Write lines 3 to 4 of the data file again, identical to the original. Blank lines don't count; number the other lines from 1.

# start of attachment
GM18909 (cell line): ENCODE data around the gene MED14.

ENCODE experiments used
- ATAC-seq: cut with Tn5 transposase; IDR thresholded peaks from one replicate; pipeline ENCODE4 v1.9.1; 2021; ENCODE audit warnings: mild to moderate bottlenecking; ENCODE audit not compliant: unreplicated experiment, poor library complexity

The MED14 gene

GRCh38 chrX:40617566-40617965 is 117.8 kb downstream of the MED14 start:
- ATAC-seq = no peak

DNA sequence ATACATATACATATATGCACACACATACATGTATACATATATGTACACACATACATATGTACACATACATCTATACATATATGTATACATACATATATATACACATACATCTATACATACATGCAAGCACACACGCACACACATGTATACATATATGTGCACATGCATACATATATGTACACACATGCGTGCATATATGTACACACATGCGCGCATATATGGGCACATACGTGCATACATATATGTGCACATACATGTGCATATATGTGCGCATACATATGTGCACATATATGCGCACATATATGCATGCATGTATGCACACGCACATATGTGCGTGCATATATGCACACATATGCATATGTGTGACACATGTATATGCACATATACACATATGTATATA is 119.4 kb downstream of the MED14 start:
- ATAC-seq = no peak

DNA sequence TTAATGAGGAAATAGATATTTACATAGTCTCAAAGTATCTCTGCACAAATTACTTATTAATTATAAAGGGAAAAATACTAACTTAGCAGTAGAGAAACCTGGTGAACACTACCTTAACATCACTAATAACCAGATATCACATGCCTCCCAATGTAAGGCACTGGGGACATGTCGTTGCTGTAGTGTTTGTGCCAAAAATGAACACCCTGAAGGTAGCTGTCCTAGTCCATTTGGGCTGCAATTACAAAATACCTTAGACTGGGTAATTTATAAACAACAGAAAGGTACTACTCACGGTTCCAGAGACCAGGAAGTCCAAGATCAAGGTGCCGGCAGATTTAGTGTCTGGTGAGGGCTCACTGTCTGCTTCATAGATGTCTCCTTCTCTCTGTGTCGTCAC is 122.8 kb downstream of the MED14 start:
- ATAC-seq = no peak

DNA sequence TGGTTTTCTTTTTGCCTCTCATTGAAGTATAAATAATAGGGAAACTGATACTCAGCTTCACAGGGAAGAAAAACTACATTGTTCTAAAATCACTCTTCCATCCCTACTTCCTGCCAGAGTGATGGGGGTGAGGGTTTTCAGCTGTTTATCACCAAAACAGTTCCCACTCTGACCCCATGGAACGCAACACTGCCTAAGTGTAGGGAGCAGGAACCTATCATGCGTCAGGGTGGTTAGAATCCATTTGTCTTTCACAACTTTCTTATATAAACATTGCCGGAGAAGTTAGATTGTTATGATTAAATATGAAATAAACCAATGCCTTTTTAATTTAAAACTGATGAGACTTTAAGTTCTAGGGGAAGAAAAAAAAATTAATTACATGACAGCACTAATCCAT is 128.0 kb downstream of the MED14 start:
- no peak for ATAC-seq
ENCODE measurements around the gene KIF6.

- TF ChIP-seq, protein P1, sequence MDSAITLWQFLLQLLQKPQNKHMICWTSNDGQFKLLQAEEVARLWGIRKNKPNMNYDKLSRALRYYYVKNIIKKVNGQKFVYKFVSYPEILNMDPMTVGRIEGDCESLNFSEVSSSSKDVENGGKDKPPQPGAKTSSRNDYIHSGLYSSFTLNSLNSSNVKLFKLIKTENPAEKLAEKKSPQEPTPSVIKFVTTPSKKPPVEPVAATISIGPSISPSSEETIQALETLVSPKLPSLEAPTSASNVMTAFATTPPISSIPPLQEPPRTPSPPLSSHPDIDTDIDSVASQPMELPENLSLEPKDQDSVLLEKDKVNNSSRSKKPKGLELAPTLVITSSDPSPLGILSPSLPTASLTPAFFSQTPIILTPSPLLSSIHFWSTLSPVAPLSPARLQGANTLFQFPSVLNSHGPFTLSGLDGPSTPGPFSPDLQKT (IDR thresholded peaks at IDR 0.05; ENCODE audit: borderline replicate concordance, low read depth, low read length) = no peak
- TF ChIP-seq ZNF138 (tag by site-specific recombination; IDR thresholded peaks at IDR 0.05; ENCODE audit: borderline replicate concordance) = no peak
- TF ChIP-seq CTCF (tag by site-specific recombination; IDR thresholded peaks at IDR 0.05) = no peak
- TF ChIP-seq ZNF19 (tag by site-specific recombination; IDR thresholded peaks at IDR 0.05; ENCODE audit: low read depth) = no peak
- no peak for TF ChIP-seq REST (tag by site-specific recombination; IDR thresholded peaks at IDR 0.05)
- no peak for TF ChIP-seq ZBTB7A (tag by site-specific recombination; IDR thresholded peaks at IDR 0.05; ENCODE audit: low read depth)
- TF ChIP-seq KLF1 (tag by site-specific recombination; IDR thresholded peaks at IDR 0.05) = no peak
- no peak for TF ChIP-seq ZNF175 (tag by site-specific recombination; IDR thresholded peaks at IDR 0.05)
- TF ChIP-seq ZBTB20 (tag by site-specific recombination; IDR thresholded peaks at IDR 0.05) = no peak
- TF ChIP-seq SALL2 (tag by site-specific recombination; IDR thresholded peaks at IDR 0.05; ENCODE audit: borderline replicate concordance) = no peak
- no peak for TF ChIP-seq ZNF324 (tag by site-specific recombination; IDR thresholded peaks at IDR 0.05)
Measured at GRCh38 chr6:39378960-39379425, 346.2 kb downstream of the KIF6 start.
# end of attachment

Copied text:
- ATAC-seq: cut with Tn5 transposase; IDR thresholded peaks from one replicate; pipeline ENCODE4 v1.9.1; 2021; ENCODE audit warnings: mild to moderate bottlenecking; ENCODE audit not compliant: unreplicated experiment, poor library complexity

The MED14 gene